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CFD development of the Jaguar XE

Due to be launched in 2015, the aerodynamic package for the Jaguar XE was designed in CFD using software supplied by Exa. Its sleek profile has the lowest drag coefficient of any Jaguar yet

 

For a car that is claimed to be Jaguar’s most aerodynamic yet, it might come as a surprise to hear that the XE's aero development was completed almost entirely in CFD. It was recently revealed in its final form at the 2014 Paris Motor Show, and is the result of over 1,200 CFD runs and approximately 8,000 hours of virtual test time.

Software was supplied by simulation specialist Exa; the two companies collaborated together to achieve a drag coefficient of 0.26. This is thanks to innovations on the body of the XE such as the front bumper ducts, which channel laminar airflow over the surface of the front wheels to reduce drag. This is combined with lightweight under-floor panels running back to the rear silencer, creating an almost perfectly smooth surface, also greatly reducing drag.


The visualization above of the wake areas around the Jaguar XE was created using Exa PowerFLOW and shows key losses in the energy of the flow field leading to air resistance. On this vehicle the surfaces are contoured to deflect the flow around the tires and to create the minimal footprint in the trailing wake. The small and well-controlled wake regions behind the tires, mirror and vehicle base show the efficiency of the shape.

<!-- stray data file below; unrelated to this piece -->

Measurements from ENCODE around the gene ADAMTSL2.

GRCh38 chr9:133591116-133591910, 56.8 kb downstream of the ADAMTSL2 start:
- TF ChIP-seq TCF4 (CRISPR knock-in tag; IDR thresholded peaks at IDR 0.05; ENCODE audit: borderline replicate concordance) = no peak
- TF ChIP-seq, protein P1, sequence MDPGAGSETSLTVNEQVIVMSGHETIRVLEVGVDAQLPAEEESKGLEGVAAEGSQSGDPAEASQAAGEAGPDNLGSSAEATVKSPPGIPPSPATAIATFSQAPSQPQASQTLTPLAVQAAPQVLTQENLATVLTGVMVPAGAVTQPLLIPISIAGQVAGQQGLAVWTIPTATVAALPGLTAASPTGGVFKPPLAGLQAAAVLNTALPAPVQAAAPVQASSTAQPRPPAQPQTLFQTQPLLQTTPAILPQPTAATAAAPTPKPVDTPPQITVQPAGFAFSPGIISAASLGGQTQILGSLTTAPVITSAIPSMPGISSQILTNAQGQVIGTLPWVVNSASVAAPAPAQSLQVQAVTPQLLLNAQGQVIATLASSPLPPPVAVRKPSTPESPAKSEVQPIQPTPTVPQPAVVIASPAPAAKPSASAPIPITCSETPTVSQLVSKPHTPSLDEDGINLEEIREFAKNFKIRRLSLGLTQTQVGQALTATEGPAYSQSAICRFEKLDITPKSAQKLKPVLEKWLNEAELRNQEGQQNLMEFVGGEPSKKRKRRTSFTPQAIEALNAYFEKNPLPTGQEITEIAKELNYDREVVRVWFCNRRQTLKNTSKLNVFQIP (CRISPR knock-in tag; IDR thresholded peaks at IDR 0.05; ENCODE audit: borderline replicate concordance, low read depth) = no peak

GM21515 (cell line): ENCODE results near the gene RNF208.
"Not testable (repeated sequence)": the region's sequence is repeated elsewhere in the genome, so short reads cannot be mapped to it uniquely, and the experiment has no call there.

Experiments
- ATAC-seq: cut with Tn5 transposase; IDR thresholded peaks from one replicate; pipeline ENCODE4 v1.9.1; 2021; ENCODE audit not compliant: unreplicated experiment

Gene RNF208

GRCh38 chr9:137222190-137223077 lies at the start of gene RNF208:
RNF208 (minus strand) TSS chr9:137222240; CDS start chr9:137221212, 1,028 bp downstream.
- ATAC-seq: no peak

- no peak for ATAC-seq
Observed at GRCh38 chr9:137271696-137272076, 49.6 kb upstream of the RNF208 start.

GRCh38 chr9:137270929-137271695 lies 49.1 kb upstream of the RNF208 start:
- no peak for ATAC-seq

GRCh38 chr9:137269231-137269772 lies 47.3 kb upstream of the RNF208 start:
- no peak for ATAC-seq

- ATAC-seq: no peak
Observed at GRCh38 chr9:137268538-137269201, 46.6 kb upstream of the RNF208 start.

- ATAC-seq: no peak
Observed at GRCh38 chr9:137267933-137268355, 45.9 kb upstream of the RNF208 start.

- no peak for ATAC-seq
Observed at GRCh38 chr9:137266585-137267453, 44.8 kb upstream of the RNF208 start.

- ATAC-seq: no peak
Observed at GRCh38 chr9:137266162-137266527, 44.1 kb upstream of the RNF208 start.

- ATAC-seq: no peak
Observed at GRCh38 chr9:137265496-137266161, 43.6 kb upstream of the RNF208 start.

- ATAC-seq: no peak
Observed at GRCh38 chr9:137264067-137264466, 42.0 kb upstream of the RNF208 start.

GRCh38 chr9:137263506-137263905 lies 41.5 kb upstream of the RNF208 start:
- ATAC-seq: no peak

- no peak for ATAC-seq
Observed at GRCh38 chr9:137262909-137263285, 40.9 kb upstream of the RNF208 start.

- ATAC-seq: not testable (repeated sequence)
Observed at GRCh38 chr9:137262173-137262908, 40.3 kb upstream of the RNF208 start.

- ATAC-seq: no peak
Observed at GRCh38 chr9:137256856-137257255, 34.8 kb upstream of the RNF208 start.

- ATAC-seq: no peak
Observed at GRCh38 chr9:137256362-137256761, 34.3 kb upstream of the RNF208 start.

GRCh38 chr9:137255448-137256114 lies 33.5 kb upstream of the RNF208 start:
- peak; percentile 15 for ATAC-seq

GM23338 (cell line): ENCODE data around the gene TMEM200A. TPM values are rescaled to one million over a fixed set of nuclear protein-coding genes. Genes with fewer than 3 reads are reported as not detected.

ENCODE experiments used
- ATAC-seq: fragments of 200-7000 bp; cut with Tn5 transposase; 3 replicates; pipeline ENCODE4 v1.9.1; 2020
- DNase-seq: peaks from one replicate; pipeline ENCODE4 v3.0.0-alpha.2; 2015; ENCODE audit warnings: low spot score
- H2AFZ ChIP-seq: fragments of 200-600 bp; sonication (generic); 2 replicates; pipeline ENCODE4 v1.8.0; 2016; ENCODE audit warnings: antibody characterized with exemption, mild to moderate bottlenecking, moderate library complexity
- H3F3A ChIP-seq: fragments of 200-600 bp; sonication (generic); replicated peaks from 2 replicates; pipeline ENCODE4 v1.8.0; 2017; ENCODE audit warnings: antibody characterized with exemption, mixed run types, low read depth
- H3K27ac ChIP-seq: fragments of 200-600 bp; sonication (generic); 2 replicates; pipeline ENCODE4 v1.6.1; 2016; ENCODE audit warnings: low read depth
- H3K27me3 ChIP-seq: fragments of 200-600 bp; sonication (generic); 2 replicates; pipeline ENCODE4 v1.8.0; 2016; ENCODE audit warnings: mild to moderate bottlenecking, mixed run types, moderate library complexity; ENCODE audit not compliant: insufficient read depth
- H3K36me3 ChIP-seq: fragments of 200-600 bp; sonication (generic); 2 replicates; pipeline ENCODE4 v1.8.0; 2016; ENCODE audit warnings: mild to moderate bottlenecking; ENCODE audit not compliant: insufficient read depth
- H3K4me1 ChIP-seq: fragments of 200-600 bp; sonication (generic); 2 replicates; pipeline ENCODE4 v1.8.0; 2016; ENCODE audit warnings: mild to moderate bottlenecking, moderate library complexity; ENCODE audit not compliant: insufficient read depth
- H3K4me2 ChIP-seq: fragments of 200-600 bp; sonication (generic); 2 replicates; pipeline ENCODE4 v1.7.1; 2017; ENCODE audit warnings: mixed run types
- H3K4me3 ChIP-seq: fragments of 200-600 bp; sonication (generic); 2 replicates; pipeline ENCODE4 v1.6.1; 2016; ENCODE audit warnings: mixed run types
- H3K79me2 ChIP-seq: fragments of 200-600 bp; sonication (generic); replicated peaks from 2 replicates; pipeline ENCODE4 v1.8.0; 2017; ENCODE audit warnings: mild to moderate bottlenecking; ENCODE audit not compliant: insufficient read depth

Meanwhile, the Exa PowerFLOW simulation of the Jaguar XE below, shows virtual particles tracking the flow from the vehicle A-pillar over the side of the roof, down the rear glass and onto the rear edge of the vehicle. These flow features are carefully tuned to optimize the aerodynamic performance of the vehicle, creating smooth paths for the flow to follow that minimize the air resistance.


One particular area that required several iterations concerned a cooling problem with the brakes. On the S model it was solved with a brake cooling duct from the front bumper.

To verify the development done in CFD, Jaguar created one validation model made of hard foam, which was used in the wind tunnel for fine tuning.

 

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